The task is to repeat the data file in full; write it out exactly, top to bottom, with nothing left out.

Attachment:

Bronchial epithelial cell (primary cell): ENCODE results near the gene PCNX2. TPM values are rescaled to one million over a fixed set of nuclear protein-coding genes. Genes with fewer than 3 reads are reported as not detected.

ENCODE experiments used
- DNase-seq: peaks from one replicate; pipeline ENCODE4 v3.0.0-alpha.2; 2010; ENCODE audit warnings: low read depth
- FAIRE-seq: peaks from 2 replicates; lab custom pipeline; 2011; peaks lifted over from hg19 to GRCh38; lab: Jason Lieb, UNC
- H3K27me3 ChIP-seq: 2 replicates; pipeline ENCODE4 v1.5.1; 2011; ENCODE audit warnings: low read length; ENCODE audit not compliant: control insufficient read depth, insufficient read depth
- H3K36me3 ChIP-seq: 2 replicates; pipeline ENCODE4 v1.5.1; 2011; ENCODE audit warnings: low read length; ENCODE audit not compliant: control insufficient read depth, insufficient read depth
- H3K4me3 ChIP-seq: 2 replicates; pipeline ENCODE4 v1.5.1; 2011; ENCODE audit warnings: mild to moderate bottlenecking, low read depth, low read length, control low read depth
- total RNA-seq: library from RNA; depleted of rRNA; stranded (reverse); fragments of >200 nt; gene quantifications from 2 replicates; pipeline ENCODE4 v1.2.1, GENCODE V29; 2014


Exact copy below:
Bronchial epithelial cell (primary cell): ENCODE results near the gene PCNX2. TPM values are rescaled to one million over a fixed set of nuclear protein-coding genes. Genes with fewer than 3 reads are reported as not detected.

ENCODE experiments used
- DNase-seq: peaks from one replicate; pipeline ENCODE4 v3.0.0-alpha.2; 2010; ENCODE audit warnings: low read depth
- FAIRE-seq: peaks from 2 replicates; lab custom pipeline; 2011; peaks lifted over from hg19 to GRCh38; lab: Jason Lieb, UNC
- H3K27me3 ChIP-seq: 2 replicates; pipeline ENCODE4 v1.5.1; 2011; ENCODE audit warnings: low read length; ENCODE audit not compliant: control insufficient read depth, insufficient read depth
- H3K36me3 ChIP-seq: 2 replicates; pipeline ENCODE4 v1.5.1; 2011; ENCODE audit warnings: low read length; ENCODE audit not compliant: control insufficient read depth, insufficient read depth
- H3K4me3 ChIP-seq: 2 replicates; pipeline ENCODE4 v1.5.1; 2011; ENCODE audit warnings: mild to moderate bottlenecking, low read depth, low read length, control low read depth
- total RNA-seq: library from RNA; depleted of rRNA; stranded (reverse); fragments of >200 nt; gene quantifications from 2 replicates; pipeline ENCODE4 v1.2.1, GENCODE V29; 2014